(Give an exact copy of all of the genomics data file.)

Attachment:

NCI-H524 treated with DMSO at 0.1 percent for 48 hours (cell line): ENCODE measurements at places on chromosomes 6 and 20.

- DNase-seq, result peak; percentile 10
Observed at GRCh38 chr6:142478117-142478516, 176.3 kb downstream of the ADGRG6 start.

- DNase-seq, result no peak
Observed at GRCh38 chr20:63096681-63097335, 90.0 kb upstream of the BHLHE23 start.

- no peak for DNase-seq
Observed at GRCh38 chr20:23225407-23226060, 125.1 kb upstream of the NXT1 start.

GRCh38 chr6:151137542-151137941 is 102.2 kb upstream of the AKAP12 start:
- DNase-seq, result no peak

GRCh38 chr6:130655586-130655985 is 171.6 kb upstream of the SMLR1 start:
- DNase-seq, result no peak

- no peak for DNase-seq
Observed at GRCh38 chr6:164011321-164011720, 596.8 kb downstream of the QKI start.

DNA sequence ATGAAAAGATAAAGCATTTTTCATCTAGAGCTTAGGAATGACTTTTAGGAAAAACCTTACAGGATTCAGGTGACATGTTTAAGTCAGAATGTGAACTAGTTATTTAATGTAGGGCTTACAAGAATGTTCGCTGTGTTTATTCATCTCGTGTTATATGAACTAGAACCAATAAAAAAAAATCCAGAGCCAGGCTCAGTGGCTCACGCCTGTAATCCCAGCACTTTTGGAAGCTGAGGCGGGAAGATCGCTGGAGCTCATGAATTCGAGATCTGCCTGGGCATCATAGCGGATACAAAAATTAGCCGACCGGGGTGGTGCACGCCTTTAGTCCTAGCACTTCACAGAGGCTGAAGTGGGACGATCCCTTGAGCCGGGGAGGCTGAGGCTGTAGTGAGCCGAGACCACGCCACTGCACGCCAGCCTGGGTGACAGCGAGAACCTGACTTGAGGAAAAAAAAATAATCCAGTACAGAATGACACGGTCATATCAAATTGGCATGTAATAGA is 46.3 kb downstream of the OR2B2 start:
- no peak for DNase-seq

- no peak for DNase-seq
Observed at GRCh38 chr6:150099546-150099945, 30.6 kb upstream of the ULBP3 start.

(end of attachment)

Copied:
NCI-H524 treated with DMSO at 0.1 percent for 48 hours (cell line): ENCODE measurements at places on chromosomes 6 and 20.

- DNase-seq, result peak; percentile 10
Observed at GRCh38 chr6:142478117-142478516, 176.3 kb downstream of the ADGRG6 start.

- DNase-seq, result no peak
Observed at GRCh38 chr20:63096681-63097335, 90.0 kb upstream of the BHLHE23 start.

- no peak for DNase-seq
Observed at GRCh38 chr20:23225407-23226060, 125.1 kb upstream of the NXT1 start.

GRCh38 chr6:151137542-151137941 is 102.2 kb upstream of the AKAP12 start:
- DNase-seq, result no peak

GRCh38 chr6:130655586-130655985 is 171.6 kb upstream of the SMLR1 start:
- DNase-seq, result no peak

- no peak for DNase-seq
Observed at GRCh38 chr6:164011321-164011720, 596.8 kb downstream of the QKI start.

DNA sequence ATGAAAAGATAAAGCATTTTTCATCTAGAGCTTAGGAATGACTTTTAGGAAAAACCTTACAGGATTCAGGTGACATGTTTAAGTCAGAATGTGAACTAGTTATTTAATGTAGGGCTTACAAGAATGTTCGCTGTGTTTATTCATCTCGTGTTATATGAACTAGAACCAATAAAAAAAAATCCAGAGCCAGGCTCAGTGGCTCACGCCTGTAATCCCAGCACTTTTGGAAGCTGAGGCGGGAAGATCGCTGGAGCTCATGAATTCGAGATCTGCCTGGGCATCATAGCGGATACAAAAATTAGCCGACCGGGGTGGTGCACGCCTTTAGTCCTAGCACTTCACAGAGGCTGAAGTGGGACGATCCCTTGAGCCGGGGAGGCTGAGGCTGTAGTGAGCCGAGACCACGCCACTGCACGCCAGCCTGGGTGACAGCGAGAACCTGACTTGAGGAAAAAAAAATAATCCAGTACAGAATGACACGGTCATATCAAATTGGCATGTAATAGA is 46.3 kb downstream of the OR2B2 start:
- no peak for DNase-seq

- no peak for DNase-seq
Observed at GRCh38 chr6:150099546-150099945, 30.6 kb upstream of the ULBP3 start.